This time of the year, many adults and children catch the common cold. Sometimes, what looks like a cold can actually be RSV, or Respiratory Syncytial Virus. Many people recover quickly from RSV in a week or two, but it can be potentially more serious for others such as infants and elderly individuals.
Arizona is experiencing a higher-than-normal number of cases this year. With a five-year average of 239 cases, there have been 1,610 cases since Oct. 2, compared to 1,103 for the same timeframe in the 2021-2022 season. For the most-recent week, there were 581 cases compared with 240 for the same week in 2021 and a five-year average of 56. The highest number of cases have occurred among those 1-4 years old.
RSV symptoms are similar to those of the common cold and often mild in nature, but in rare instances the virus can cause more severe symptoms, especially in young children. If your child develops difficulty breathing, grunting, and nasal flaring, seek health care immediately. Other common symptoms include runny nose, decreased appetite, coughing, sneezing, fever, and wheezing. In very young infants with RSV, the only symptoms may be irritability, decreased activity, and difficulty breathing.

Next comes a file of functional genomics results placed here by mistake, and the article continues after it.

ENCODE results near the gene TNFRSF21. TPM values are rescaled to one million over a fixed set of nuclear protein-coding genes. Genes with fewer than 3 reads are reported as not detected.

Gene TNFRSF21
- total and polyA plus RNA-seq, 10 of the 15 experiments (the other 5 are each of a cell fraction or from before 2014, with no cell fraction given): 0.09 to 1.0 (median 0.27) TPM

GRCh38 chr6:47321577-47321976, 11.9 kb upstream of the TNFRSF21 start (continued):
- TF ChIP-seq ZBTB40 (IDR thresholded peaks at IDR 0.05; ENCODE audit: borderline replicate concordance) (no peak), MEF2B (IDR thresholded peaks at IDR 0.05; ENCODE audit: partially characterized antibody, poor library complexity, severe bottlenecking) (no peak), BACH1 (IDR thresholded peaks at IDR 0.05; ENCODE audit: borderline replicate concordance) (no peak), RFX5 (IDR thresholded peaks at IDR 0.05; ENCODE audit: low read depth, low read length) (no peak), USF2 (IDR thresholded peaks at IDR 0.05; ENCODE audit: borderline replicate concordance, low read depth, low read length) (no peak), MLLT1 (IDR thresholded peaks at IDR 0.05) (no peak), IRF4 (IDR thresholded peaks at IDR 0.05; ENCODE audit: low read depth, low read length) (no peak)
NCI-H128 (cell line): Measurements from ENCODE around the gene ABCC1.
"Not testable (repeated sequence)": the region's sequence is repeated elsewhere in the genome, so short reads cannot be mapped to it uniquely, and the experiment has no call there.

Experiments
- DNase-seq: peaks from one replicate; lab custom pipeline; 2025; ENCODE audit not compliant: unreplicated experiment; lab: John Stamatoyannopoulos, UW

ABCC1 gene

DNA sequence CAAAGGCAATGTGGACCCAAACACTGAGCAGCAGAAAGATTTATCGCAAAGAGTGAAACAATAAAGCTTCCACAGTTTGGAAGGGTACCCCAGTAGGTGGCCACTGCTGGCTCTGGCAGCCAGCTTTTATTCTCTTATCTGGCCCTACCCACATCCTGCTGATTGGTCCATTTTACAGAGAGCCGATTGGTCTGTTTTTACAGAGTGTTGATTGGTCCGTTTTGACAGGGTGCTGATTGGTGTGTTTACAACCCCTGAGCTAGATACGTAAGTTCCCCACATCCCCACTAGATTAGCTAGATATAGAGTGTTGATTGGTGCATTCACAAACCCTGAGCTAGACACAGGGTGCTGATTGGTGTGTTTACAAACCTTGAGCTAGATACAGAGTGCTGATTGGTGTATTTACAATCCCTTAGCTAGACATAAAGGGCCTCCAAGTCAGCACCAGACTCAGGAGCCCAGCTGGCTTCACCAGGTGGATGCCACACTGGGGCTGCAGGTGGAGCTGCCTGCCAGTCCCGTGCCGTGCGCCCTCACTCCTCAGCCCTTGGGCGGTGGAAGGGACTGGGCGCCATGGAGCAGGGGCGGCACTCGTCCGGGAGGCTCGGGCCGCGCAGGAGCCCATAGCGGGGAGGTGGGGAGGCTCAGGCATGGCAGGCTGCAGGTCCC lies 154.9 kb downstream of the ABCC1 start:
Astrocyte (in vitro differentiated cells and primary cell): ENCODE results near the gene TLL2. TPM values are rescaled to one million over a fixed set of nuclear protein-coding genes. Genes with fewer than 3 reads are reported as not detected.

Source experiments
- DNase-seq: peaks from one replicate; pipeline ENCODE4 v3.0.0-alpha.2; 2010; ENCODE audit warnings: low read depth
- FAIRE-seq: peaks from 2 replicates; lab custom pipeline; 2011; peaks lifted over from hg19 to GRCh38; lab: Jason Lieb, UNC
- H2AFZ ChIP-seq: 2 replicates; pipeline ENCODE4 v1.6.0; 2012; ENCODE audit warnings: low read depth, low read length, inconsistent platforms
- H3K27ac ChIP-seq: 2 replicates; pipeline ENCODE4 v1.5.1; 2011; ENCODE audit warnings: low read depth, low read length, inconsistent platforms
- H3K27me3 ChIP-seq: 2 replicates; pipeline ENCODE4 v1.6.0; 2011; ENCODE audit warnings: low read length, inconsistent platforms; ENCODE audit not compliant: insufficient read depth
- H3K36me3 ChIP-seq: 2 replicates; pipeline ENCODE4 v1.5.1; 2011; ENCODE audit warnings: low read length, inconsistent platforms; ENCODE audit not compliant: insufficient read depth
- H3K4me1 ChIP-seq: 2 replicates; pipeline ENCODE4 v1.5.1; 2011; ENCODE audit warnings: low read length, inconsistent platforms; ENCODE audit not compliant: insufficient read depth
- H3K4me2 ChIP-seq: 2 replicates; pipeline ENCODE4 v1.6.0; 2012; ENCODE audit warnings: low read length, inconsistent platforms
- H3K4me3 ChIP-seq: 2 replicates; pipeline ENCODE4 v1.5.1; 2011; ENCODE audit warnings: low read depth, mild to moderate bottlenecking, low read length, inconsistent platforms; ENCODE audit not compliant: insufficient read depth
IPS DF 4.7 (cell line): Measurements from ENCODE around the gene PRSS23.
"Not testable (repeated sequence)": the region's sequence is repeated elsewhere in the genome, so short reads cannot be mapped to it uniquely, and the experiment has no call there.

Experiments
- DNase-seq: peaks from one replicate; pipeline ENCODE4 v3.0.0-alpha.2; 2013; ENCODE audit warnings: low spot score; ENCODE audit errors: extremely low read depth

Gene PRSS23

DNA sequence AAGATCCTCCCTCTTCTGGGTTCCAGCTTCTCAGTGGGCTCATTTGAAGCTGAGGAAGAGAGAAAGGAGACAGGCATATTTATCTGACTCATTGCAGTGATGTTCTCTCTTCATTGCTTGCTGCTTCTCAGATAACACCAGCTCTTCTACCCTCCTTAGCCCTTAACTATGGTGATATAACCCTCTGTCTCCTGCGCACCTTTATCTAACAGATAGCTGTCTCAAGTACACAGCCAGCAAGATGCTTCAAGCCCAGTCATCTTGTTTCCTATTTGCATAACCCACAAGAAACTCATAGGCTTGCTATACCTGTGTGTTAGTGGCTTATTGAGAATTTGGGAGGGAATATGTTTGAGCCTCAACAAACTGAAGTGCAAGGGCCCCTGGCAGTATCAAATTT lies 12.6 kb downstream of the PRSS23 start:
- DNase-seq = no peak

Symptoms generally appear in stages rather than all at once. Most cases will go away on their own within a week or two. There is no specific treatment for RSV, but here are steps you can take to relieve symptoms:
- Manage fever and pain with over-the-counter fever reducers and pain relievers, such as acetaminophen or ibuprofen. Important: Never give aspirin to children.
- Drink enough fluids. It is important for people with RSV infection to drink enough fluids to prevent dehydration (loss of body fluids).
- Talk to your healthcare provider before giving your child non-prescription cold medicines. Some medicines contain ingredients that are not good for children.
You can stay up-to-date on influenza and RSV activity in Arizona throughout the season by viewing our weekly reports on the ADHS website, and subscribing to our influenza and RSV report. More information about RSV is available at CDC.gov/RSV.